Not so, however, the cities of Zutphen and Naarden. Zutphen was subjected to the same shocking barbarities which had been inflicted on Mechlin. Here the spoil to be gathered was less, for the town was not so rich as Mechlin, but the licence given to the sword was on that account all the greater; and when the soldiers grew weary with slaughtering, they threw their victims into the Issel, and indulged themselves in the horrid pastime of pelting the drowning men and women with missiles as they rose to the surface before finally sinking. We record the fate of Naarden last, because its doom was the most appalling of the three; for it is a series of horrors which we are thus briefly tracing to its climax. Naarden opened its gates to Don Frederic de Toledo, the son of Alva, on a promise of immunity from sack for a slight equivalent. The promise of Toledo was violated with a shocking perfidy. First the male population were put to the sword; then their wives and daughters were brutally outraged, and afterwards nearly all were massacred. The dwellings, the convents, and the hospitals were ransacked for treasure and spoil; and when the fiends had satiated to the utmost their bloodthirstiness, lust, and greed, they drove out the few miserable inhabitants that remained into the open fields, and setting fire to Naarden they burned it to the ground. A blackened spot covered with charred ruins, ashes, and the remains of human carcases marked where the city had stood. It was amid these clouds and tempests that the year 1572 closed. What a contrast to the brilliant promise with which it had opened, when city after city was hanging out the banner of William upon its walls, and men were congratulating themselves float the black night of Spanish usurpation and oppression had come to an end, and the fair morning of independence had dawned! Smitten down by the mailed hand of Alva, the cities of Brabant and Flanders are again seen creeping back into their chains.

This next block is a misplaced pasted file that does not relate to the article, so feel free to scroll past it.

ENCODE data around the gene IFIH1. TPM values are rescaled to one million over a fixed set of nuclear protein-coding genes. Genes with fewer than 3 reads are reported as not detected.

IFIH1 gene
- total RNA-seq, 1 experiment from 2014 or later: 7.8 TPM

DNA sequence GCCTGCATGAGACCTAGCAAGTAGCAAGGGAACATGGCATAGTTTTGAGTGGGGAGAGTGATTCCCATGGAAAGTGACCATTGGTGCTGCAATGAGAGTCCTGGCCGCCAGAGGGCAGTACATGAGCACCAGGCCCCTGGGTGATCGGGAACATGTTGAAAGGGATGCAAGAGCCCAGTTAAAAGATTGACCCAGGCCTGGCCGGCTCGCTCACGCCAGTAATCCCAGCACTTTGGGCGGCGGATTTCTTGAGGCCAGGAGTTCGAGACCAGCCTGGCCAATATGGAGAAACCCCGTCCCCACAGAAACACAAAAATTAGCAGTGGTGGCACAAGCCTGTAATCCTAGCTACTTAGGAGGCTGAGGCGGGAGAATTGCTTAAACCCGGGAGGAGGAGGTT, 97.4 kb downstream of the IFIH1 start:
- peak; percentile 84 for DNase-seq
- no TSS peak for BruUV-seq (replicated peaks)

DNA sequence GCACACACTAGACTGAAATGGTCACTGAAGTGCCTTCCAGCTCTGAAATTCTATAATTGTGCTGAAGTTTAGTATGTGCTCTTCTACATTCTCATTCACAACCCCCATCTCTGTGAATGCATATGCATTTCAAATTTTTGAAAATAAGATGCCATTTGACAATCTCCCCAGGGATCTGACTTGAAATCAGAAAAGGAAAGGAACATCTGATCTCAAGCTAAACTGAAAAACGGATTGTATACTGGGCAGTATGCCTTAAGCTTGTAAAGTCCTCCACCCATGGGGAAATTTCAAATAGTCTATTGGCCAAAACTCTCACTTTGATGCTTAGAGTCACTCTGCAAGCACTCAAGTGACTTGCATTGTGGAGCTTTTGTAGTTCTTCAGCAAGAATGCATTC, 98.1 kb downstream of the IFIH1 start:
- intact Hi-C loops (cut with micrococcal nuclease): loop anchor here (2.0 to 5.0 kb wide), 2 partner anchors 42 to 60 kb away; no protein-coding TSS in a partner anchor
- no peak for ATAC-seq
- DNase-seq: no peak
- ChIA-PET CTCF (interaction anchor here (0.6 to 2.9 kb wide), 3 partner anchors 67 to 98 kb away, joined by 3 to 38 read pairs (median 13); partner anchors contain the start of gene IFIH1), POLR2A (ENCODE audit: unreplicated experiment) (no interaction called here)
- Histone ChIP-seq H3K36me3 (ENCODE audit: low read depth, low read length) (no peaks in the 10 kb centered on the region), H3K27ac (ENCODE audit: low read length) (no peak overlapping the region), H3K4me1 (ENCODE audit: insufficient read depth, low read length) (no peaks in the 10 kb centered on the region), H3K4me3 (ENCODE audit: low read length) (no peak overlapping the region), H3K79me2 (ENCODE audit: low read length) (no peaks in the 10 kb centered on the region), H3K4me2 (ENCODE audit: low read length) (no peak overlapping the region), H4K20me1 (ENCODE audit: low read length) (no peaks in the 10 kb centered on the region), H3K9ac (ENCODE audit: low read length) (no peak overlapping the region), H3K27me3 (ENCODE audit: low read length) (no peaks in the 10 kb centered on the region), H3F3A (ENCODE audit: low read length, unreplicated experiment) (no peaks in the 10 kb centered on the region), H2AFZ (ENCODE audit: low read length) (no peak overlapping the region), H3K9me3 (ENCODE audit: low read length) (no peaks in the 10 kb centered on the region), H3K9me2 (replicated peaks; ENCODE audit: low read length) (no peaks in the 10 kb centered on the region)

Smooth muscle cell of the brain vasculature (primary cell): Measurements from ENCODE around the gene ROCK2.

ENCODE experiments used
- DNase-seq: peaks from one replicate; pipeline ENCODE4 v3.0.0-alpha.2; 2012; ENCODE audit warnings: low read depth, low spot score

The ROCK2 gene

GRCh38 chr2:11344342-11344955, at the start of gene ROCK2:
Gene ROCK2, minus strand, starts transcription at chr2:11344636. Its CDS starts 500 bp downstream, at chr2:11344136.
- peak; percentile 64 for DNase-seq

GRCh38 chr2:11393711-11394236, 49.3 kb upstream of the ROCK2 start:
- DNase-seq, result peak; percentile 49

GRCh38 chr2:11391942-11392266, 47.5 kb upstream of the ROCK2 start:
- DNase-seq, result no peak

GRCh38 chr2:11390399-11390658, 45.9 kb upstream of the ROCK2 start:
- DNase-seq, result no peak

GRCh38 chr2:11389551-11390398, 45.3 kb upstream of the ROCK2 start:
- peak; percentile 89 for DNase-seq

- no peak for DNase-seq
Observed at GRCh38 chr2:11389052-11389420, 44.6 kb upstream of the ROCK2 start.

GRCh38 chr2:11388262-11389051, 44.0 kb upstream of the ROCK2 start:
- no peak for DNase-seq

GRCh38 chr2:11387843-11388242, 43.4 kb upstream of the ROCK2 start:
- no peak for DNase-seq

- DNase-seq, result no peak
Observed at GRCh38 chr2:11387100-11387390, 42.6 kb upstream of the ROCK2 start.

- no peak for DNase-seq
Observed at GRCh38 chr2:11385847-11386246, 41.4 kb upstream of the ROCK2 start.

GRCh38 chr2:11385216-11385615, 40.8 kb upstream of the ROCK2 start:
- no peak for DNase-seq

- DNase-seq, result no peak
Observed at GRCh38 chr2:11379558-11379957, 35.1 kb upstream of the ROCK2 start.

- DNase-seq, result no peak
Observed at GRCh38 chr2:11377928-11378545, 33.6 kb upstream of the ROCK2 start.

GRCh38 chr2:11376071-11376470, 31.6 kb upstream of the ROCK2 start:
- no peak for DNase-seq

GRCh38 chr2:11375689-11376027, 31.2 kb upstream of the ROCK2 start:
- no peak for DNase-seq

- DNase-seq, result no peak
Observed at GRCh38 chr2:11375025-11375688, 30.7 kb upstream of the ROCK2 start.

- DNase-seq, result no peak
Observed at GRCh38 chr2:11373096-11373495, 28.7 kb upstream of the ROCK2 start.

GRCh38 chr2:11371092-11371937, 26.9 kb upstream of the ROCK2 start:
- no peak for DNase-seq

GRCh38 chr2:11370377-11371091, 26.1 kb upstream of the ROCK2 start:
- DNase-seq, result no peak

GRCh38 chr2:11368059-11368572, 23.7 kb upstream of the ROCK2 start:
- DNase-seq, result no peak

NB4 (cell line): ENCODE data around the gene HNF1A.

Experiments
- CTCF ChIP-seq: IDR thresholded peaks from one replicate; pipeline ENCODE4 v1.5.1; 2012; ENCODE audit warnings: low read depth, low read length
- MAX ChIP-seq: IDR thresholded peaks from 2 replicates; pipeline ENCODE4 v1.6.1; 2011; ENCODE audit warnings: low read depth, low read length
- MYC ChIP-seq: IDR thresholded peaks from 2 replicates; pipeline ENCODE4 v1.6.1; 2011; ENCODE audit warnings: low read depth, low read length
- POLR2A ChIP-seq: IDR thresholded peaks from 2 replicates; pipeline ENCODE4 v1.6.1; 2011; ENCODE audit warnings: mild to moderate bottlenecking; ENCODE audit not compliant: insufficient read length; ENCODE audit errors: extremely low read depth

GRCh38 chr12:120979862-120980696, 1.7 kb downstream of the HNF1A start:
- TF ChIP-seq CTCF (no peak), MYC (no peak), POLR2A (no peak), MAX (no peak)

Occupied in the siege of Mons and the